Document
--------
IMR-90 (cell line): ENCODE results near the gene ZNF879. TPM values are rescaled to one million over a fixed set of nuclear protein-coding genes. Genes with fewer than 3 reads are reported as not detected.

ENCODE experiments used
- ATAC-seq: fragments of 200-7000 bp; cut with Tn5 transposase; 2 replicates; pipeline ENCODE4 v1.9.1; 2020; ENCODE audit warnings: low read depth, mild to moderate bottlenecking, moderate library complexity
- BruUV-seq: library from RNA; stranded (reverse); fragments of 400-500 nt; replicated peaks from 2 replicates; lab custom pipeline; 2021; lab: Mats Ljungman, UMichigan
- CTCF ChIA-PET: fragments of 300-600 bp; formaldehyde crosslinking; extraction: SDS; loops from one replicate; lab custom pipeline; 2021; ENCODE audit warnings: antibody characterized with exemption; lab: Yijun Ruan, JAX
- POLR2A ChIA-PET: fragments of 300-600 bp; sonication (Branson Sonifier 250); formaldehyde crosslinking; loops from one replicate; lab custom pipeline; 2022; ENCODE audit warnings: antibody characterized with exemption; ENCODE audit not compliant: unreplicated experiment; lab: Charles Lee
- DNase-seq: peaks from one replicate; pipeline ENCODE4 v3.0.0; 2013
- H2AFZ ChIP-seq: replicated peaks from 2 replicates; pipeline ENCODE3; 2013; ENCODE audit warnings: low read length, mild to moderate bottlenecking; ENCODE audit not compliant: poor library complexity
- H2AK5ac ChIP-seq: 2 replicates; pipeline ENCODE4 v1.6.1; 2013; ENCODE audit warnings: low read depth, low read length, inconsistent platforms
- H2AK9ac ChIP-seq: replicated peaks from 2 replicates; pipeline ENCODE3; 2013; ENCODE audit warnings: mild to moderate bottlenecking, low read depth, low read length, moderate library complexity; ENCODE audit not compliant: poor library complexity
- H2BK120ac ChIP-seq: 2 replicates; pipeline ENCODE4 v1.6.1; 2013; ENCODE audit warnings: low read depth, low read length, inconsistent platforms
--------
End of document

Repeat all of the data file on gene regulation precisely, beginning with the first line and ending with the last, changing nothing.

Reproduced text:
IMR-90 (cell line): ENCODE results near the gene ZNF879. TPM values are rescaled to one million over a fixed set of nuclear protein-coding genes. Genes with fewer than 3 reads are reported as not detected.

ENCODE experiments used
- ATAC-seq: fragments of 200-7000 bp; cut with Tn5 transposase; 2 replicates; pipeline ENCODE4 v1.9.1; 2020; ENCODE audit warnings: low read depth, mild to moderate bottlenecking, moderate library complexity
- BruUV-seq: library from RNA; stranded (reverse); fragments of 400-500 nt; replicated peaks from 2 replicates; lab custom pipeline; 2021; lab: Mats Ljungman, UMichigan
- CTCF ChIA-PET: fragments of 300-600 bp; formaldehyde crosslinking; extraction: SDS; loops from one replicate; lab custom pipeline; 2021; ENCODE audit warnings: antibody characterized with exemption; lab: Yijun Ruan, JAX
- POLR2A ChIA-PET: fragments of 300-600 bp; sonication (Branson Sonifier 250); formaldehyde crosslinking; loops from one replicate; lab custom pipeline; 2022; ENCODE audit warnings: antibody characterized with exemption; ENCODE audit not compliant: unreplicated experiment; lab: Charles Lee
- DNase-seq: peaks from one replicate; pipeline ENCODE4 v3.0.0; 2013
- H2AFZ ChIP-seq: replicated peaks from 2 replicates; pipeline ENCODE3; 2013; ENCODE audit warnings: low read length, mild to moderate bottlenecking; ENCODE audit not compliant: poor library complexity
- H2AK5ac ChIP-seq: 2 replicates; pipeline ENCODE4 v1.6.1; 2013; ENCODE audit warnings: low read depth, low read length, inconsistent platforms
- H2AK9ac ChIP-seq: replicated peaks from 2 replicates; pipeline ENCODE3; 2013; ENCODE audit warnings: mild to moderate bottlenecking, low read depth, low read length, moderate library complexity; ENCODE audit not compliant: poor library complexity
- H2BK120ac ChIP-seq: 2 replicates; pipeline ENCODE4 v1.6.1; 2013; ENCODE audit warnings: low read depth, low read length, inconsistent platforms